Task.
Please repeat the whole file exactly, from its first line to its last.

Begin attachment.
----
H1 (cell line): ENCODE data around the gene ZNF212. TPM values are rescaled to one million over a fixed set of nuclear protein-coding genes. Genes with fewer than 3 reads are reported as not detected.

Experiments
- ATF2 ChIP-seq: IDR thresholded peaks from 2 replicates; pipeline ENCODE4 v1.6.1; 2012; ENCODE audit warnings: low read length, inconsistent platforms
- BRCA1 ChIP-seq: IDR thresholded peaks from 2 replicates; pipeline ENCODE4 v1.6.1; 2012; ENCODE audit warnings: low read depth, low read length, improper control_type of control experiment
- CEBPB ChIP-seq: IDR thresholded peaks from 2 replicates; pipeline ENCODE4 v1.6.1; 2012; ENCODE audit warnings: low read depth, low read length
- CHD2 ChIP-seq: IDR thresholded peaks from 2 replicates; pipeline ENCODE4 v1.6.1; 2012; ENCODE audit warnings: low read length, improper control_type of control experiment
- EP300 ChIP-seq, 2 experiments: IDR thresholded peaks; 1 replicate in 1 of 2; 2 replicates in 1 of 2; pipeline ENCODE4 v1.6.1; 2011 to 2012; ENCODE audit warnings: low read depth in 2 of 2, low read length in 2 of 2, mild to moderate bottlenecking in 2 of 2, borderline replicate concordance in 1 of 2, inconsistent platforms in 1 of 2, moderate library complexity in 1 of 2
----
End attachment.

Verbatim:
H1 (cell line): ENCODE data around the gene ZNF212. TPM values are rescaled to one million over a fixed set of nuclear protein-coding genes. Genes with fewer than 3 reads are reported as not detected.

Experiments
- ATF2 ChIP-seq: IDR thresholded peaks from 2 replicates; pipeline ENCODE4 v1.6.1; 2012; ENCODE audit warnings: low read length, inconsistent platforms
- BRCA1 ChIP-seq: IDR thresholded peaks from 2 replicates; pipeline ENCODE4 v1.6.1; 2012; ENCODE audit warnings: low read depth, low read length, improper control_type of control experiment
- CEBPB ChIP-seq: IDR thresholded peaks from 2 replicates; pipeline ENCODE4 v1.6.1; 2012; ENCODE audit warnings: low read depth, low read length
- CHD2 ChIP-seq: IDR thresholded peaks from 2 replicates; pipeline ENCODE4 v1.6.1; 2012; ENCODE audit warnings: low read length, improper control_type of control experiment
- EP300 ChIP-seq, 2 experiments: IDR thresholded peaks; 1 replicate in 1 of 2; 2 replicates in 1 of 2; pipeline ENCODE4 v1.6.1; 2011 to 2012; ENCODE audit warnings: low read depth in 2 of 2, low read length in 2 of 2, mild to moderate bottlenecking in 2 of 2, borderline replicate concordance in 1 of 2, inconsistent platforms in 1 of 2, moderate library complexity in 1 of 2